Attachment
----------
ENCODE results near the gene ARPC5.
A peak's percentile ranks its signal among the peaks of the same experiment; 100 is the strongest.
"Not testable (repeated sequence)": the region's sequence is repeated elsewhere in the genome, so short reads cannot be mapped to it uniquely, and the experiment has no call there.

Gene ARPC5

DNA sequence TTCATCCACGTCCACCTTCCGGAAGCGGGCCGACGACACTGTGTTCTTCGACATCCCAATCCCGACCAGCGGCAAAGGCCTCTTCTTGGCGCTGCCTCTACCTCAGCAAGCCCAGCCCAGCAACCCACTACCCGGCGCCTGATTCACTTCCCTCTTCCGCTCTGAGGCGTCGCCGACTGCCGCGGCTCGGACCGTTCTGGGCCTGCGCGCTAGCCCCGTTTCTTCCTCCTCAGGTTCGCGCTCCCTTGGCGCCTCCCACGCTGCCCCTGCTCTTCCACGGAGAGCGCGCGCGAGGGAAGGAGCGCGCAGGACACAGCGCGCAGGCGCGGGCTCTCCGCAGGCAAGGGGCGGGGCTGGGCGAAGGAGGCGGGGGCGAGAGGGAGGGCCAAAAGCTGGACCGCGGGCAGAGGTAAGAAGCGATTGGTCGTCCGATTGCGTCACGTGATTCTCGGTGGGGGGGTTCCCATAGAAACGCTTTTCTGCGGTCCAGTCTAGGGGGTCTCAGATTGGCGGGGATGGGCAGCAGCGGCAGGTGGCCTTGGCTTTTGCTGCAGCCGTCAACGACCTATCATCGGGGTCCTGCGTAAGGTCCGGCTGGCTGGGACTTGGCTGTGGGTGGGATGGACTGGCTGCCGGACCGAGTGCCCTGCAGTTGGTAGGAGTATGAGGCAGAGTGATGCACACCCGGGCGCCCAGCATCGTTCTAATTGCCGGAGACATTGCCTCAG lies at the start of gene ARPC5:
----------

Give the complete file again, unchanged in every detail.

ENCODE results near the gene ARPC5.
A peak's percentile ranks its signal among the peaks of the same experiment; 100 is the strongest.
"Not testable (repeated sequence)": the region's sequence is repeated elsewhere in the genome, so short reads cannot be mapped to it uniquely, and the experiment has no call there.

Gene ARPC5

DNA sequence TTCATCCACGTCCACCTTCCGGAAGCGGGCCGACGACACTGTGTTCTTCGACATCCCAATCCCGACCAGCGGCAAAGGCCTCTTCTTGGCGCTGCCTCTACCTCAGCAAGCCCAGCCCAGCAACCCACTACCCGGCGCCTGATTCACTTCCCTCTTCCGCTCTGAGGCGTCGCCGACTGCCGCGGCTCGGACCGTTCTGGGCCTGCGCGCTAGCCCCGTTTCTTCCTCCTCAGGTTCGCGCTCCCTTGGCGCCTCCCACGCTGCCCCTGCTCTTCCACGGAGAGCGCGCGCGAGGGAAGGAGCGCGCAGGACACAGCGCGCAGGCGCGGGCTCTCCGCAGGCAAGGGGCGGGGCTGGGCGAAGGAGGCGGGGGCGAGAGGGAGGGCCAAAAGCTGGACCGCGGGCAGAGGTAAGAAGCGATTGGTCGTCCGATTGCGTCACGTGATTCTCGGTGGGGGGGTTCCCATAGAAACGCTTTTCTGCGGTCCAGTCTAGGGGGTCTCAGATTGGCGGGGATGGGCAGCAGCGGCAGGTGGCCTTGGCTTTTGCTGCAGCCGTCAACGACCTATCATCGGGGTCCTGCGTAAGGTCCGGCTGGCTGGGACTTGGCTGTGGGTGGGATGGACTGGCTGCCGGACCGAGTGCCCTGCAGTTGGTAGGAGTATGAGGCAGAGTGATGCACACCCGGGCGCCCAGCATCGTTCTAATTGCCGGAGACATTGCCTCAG lies at the start of gene ARPC5: